A LIFE WORTH WRITING ABOUT

Whenever I try to write these days, I feel a sense of panic that I can’t really put words to. Writing used to be my most natural and craved form of expression – every word, every exchange, every thought had to be documented once, twice, three times over. I was religious in my documentation, the telltale hump on the middle finger on my right hand always red and swollen. My diaries were my friends, my confidents, the only people who knew the truth about who I was, what I had done, and how I hurt. Like a fool, I took for granted the person I was and the life that I was naturally living, and instead used to cry to the fates and beg the universe for a life worth writing about. And then when one fell into my lap, when things were hot and fast and out of control, when I had EVERYTHING to suddenly write about – the pages slammed shut and I put away the pen.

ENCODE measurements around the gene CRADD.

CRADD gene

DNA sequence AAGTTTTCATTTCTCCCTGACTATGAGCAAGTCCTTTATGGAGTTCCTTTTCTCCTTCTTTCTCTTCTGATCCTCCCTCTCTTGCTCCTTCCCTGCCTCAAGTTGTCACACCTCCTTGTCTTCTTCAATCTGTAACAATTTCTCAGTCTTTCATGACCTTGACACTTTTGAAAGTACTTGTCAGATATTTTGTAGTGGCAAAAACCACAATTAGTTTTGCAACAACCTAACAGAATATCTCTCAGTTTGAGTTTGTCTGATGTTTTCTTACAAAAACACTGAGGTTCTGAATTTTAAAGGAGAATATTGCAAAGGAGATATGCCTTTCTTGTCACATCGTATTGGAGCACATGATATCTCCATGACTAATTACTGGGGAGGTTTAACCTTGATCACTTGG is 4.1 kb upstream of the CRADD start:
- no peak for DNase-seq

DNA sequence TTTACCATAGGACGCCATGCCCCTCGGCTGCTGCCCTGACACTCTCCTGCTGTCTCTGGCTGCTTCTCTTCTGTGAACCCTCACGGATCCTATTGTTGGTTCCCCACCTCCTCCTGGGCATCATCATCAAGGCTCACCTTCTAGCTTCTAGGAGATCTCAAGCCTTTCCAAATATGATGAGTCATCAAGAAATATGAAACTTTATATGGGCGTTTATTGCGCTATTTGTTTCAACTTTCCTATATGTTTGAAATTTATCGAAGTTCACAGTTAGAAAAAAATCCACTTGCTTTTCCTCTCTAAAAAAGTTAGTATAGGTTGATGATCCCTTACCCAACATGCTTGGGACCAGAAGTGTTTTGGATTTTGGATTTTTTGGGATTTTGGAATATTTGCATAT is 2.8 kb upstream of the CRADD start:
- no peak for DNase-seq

I rationalized this because a lot of things that I needed to say were hard. And some things are just too hard to write about. So … I stopped, pretty much completely.

Can you blame me, honestly? It’s like, you try as hard as you can and work with a furious fervor to squirrel away the things that hurt into a place where they aren’t constantly falling back into your immediate line of vision – and writing is just purposely recalling blinding, white hot pain for the sake of …?

Of what?